The next morning we headed back to Antigua. We checked into our room and got ready for our adventure on Mount Pacaya. A few things about this active volcano: when you are doing your research you will find a range of thoughts on the difficulty of this hike. Shit is fucking hard, and not just for oversized swine like us. Listen to us carefully, get the fucking horse. Just book yourself the tour that includes the horse to begin with, but if you are dumb and still insist on this hike, don’t worry, there are a ton of kids with horses there once you realize what a big mistake you’ve made. And don’t worry, if you feel like you are going to miss out on the experience of hiking, the horses can only go so high up the volcano. You’ll have about 10-15 minutes to go the rest of the way up on foot. So you will still get that hike in. It is steep and slippery. It is all loose volcanic gravel. There is no paved trail, no railings. And the way down is possibly even harder than the way up. So when you get the option of an additional 150q for just the way up on a horse, or 200q for up and down, don’t be a cheap bitch. You need good sneakers or hiking boots that are going to end up filthy along with whatever you’re wearing. That sweater you’re wearing up there? If you had a thought you were going to wear that later on in the trip…you’re not. That sweater is going into a garbage bag and it is tied shut and it is being put to the side because you don’t want it touching anything else. It is dusty as fuck up there. Make sure you have a back up sweater for the rest of your trip. There are typically two tours a day (you can not hike Pacaya without a tour guide). Morning and afternoon. We wanted to go up the volcano to see the sunset but it was super foggy up there. We are sure there are better seasons as far as fog goes. However, we don’t regret doing it later on in the day because the fog was pretty cool. There were moments w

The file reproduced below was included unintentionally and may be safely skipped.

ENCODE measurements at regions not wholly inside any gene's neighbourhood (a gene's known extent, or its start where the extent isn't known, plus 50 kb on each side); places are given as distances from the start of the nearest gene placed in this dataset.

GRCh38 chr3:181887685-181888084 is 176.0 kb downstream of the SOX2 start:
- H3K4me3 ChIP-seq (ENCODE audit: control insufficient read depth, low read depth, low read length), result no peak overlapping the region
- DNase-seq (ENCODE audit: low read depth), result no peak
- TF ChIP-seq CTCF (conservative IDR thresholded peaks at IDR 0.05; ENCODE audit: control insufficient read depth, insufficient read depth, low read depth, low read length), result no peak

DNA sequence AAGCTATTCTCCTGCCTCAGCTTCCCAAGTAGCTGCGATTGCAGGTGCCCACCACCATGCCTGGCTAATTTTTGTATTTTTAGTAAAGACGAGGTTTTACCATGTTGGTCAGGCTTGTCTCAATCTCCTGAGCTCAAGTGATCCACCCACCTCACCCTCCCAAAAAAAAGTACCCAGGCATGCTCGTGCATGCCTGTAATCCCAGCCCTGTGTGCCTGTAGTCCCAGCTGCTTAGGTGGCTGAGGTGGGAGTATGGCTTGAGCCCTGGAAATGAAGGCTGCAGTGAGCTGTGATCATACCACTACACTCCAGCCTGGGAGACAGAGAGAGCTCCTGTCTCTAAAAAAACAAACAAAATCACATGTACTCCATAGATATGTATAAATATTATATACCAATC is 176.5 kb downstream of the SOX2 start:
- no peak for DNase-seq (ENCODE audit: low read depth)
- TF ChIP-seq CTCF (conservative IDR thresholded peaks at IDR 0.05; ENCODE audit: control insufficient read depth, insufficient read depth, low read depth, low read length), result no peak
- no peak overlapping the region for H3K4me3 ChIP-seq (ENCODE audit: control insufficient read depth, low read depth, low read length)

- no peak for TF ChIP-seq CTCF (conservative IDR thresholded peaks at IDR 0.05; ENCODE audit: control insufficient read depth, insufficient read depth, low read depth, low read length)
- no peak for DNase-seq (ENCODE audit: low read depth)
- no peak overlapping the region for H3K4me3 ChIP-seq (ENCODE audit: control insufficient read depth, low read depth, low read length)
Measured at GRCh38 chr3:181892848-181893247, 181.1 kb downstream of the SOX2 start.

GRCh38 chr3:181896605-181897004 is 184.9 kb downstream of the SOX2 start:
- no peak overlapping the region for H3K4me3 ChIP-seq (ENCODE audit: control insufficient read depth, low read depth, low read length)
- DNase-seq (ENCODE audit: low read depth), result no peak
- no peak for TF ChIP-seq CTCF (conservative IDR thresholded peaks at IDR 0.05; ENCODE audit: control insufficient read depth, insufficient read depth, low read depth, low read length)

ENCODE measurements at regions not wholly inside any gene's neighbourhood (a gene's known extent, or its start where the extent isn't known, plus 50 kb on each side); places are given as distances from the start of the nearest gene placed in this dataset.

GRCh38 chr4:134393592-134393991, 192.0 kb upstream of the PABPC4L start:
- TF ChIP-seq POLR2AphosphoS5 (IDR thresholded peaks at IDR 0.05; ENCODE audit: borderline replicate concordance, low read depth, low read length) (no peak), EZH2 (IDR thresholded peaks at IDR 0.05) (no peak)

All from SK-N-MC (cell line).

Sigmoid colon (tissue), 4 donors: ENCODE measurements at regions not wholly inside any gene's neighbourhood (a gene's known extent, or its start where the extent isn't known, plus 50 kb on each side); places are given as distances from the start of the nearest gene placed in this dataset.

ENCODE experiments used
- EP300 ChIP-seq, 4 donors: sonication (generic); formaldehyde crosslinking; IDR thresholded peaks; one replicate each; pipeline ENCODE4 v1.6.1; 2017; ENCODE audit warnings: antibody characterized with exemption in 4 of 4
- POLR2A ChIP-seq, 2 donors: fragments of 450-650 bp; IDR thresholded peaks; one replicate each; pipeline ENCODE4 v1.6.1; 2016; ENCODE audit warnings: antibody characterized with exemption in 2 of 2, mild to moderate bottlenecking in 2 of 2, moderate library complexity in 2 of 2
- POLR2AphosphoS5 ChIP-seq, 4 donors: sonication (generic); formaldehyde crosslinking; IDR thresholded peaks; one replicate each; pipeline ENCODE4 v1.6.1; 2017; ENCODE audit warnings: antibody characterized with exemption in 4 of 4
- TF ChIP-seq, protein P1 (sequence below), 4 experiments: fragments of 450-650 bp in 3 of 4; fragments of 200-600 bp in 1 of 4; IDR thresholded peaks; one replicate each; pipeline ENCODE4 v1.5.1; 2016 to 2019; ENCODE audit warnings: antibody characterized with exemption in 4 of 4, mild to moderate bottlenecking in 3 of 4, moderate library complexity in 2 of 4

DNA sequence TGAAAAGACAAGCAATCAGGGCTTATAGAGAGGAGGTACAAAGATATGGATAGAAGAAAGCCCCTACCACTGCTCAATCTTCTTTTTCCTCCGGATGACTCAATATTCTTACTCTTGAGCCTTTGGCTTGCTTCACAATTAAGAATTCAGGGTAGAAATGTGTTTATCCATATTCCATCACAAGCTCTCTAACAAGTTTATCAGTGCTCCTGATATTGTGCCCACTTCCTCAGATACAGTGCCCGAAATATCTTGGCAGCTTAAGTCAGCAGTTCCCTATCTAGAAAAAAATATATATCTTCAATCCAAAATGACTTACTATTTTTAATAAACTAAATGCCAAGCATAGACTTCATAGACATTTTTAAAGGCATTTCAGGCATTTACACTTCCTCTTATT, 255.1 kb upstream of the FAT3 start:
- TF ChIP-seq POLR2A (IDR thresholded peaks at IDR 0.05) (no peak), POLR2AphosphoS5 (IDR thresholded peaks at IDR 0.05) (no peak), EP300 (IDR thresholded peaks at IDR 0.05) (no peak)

here you couldn’t see the person in front of you. It gave it a really cool, eerie look and feeling. It did clear up for about 5 minutes when we were up there so we were able to get some pretty cool pictures without the fog. Yes, you will be able to roast marshmallows in some volcanic rock, and yes they will be the disgusting flavored kind. But you are going to eat them regardless. Our tour group provided the marshmallows for us. You shouldn’t need snacks but bring water.


The people that live here are very sweet and most of them live under the poverty line. Another reason to bring extra cash; tip your tour guides. It means everything to them. We only wished we had more cash than we did so we could have given a better tip to our young boys who walked our horses up the mountain. These kids were dying walking up the volcano. They were sweating, drenched, while we were sitting pretty on our horses not even lifting a finger. Make sure you tip everyone along the way. It may seem annoying but it makes a difference in their lives.


The tour guide from the volcano gave us a little speech that really hit home. Not just for Guatemala but for other places as well. Guatemala really relies on tourism. Most people there are not able to afford their living expenses. The number one reason that keeps people from coming to Guatemala is because they’re told that it is not safe. He looked at everyone in the group and asked “does anyone here feel unsafe?” The whole group shook their heads no, never. He asked for us to please spread the word about their country and how beautiful it is and that they are good people. Yes, they have a corrupt government much like any other Latin American country, but if you are smart, you will always feel safe in Guatemala. They really appreciate our tourism and visits. It helps them immensely and they genuinely enjoy having us there. So if you take nothing else away from this blog, take away this. Places like Guatemala, Ecuador, Mexico; they get a bad rep because they are considered “unsafe” but everywhere in the world can be unsafe if you’re not smart. Really take note of the effect you can have on another human's life by simply just taking a vacation. Consider it.